Sir Joseph Banks, the British world traveler and patron was born in 1743 and died in 1820. Banks, who accompanied James Cook on his first journey to the pacific, was also an encouraged natural scientist and was able to use the chance the examine the Polynesian skin art very closely. On the 5th of July, eight days before their departure, Banks was on Tahiti and wrote down a statement about the Polynesian tatauing. He was the first person ever to record names and customs of the pacific natives who had marks on their skin. His observations granted the tattoo a place in history:
Tahiti: August, 1769: I shall now mention their method of painting their bodies or “tattow” as it is called in their language. This they do by inlaying the color black under their skins in such a manner as to be indelible; everyone is marked thus in different parts of his body accordingly maybe to his humor or different circumstances of his life. Some have ill designed figures of men, birds or dogs but they more generally have this figure “Z” either simply, as the woman are generally marked with it, on every joint of their fingers and toes and often round the outside of their feet, or in different figures of it as square, circles, crescents, etc. which both sexes have on their arms and legs. In short they have an infinite diversity of figures in which they place this mark and some of them, we were told, had significations but this we never learned to our satisfaction. Their faces are in general left without any marks. I did not see more than one instance to the contrary. Some few old men had the greatest part of their bodies covered with large patches of black which ended in deep indentations like coarse imitations of flame. These we were told were not natives of Otahite (Tahiti) but came there from a low island called Noouoora. Though they are so various in the application of the figures I have mentioned both the quantity and the situation of them seems to depend entirely upon the humor of each individual, yet all the islanders I have seen (except those of Ohiteroa) agree in having all their buttocks covered with a deep black; over this most have arches drawn one over another as high as their short ribs, which are often one quarter of an inch broad and neatly worked on their edges with indentations, etc. These arches are their great pride: both men and women show them with great pleasure whether as a beauty or a proof of their perseverance and resolution in bearing pain I cannot tell, as the pain of doing this is almost intolerable, especially the arches upon the loins which are so much more susceptible of pain than the fleshy buttocks.
Their method of doing it I will now describe. The color they use is lamp black which they prepare from the smoke of a kind of oily nuts used by them instead of candles (candlenut, Aleurites moluccana). This is kept in coconut shells and mixed with water occasionally for use. Their instruments for pricking this under the skin are made of bone and shell, flat, the lower part of this is cut into sharp teeth from 3 to 20 according to the purpose it is to be used for and the upper fastened to a handle. These teeth are dipped into the black liquor and then driven by quick sharp blows struck upon the handle with a stick for that purpose into the skin so deep that every stroke is followed by a small quantity of blood, or serum at least, and the part so marked remains sore for many days before it heals.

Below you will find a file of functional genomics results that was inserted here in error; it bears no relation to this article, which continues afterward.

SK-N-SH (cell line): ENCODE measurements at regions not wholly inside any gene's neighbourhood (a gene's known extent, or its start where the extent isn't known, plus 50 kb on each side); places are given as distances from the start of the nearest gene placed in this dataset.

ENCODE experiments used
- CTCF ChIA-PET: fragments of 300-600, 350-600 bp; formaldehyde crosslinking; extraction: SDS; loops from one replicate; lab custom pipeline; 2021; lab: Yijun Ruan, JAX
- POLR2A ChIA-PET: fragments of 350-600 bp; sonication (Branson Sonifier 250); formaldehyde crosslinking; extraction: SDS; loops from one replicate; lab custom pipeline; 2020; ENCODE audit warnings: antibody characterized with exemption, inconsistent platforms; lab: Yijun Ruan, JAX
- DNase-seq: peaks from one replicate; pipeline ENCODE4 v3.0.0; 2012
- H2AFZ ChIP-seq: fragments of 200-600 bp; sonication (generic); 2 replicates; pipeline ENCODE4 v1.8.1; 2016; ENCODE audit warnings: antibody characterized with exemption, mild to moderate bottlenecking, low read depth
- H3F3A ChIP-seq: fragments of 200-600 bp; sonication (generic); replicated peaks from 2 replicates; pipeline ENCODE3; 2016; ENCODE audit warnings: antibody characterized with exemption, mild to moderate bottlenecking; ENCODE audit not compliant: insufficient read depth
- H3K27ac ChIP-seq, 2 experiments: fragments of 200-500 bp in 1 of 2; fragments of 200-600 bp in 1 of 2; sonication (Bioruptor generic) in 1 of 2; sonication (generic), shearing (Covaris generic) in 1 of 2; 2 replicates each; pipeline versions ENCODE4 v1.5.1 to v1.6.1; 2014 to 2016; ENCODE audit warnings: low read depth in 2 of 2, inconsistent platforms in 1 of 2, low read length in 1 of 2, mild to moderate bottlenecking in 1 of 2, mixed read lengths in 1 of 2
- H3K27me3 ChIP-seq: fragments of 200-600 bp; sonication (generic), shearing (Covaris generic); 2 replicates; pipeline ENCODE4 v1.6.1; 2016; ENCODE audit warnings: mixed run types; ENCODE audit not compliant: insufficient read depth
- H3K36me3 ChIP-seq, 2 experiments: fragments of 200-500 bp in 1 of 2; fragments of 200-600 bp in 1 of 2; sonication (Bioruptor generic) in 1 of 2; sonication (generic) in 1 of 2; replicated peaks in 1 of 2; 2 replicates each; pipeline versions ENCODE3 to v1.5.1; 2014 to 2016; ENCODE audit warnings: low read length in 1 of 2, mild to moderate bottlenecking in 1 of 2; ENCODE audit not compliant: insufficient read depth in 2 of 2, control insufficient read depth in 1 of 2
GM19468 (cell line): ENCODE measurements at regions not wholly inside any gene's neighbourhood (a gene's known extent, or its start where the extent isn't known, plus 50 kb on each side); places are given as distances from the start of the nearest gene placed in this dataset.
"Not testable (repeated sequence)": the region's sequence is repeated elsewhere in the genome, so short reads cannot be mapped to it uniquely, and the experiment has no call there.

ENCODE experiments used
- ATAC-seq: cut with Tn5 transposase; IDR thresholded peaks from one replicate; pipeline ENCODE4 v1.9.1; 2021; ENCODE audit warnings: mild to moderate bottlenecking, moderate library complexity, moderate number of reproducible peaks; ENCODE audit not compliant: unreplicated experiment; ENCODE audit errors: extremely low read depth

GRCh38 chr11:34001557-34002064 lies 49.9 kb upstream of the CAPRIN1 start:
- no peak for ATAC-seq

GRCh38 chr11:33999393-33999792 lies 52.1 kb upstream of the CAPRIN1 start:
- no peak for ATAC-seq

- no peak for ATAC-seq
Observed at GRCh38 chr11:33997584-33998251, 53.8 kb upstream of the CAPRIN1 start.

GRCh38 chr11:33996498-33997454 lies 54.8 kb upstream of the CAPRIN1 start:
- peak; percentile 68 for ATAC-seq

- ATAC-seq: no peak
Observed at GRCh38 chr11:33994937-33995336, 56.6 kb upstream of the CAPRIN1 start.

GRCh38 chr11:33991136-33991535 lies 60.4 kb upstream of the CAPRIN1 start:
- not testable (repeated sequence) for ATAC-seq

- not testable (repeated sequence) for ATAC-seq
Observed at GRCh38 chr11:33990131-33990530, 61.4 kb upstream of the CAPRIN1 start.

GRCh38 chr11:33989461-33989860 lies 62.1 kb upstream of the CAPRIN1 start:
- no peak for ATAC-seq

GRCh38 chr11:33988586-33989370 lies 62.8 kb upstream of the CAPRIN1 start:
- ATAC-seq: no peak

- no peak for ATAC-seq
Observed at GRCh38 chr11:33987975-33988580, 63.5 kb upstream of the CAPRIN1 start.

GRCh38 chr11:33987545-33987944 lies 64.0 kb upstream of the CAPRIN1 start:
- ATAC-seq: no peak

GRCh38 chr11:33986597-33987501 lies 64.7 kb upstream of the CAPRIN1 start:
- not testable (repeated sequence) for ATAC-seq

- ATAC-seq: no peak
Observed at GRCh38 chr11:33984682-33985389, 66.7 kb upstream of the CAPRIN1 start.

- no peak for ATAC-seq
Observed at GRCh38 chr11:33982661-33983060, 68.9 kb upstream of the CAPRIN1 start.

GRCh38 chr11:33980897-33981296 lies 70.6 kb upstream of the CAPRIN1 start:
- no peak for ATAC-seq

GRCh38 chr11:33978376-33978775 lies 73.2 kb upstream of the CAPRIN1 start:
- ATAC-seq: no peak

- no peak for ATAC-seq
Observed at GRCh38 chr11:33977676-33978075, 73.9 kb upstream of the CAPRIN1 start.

I saw this operation performed on the fifth of July on the buttocks of a girl about 14 years of age. For some time she bore with great resolution, but afterwards began to complain and in a little time grew so outrageous that all the threats and force her friends could use could hardly oblige her to endure it. I had occasion to remain in an adjoining house an hour at least after this operation began and yet went away before it was finished, though this was the blacking of only one side of her buttocks, the other having been done some weeks before. It is done between the ages of 14 and 18 and so essential it is that I have never seen one single person of years of maturity without it. What can be a sufficient inducement to suffer so much pain is difficult to say; not one Indian (though I have asked hundreds) would ever give me the least reason for it possibly superstition may have something to do with it; nothing else in my opinion could be a sufficient cause for so apparently absurd a custom. As for the smaller marks on the fingers, arms etc. they may be intended only for beauty. Our European ladies have found the convenience of patches, and something of that kind is more useful here, where the best complexions are much inferior to theirs, and yet whiteness is esteemed the first essential in beauty. (Source: J.C. Beaglehole (Hg.), The Endeavor Journal of Joseph Banks, Angus & Robertson, Sydney 1962)
On the 6th of October 1769 Cook, who was searching for the southern continent, New Zealand, discovered a small group of islands which hadn’t had visitor from Europe for a decade. In a dispute between the brits and the Maori, the natives to New Zealand, over provisions one of the Maori was killed. Banks examined the corpse and was again the first ever to report about the complex and since today admired Maori facial tattoo, the Moko. “Although it is unsettling, I admire the elegance of this signs.” Being so fascinated from what he saw and driven by his passion for natural science, Bank acquire a perfectly preserved and tattooed Maori head on the 20th of January 1770. This was the beginning of him dealing with Moko heads from beheaded bodies.
Courtesy of Tattoo Joy.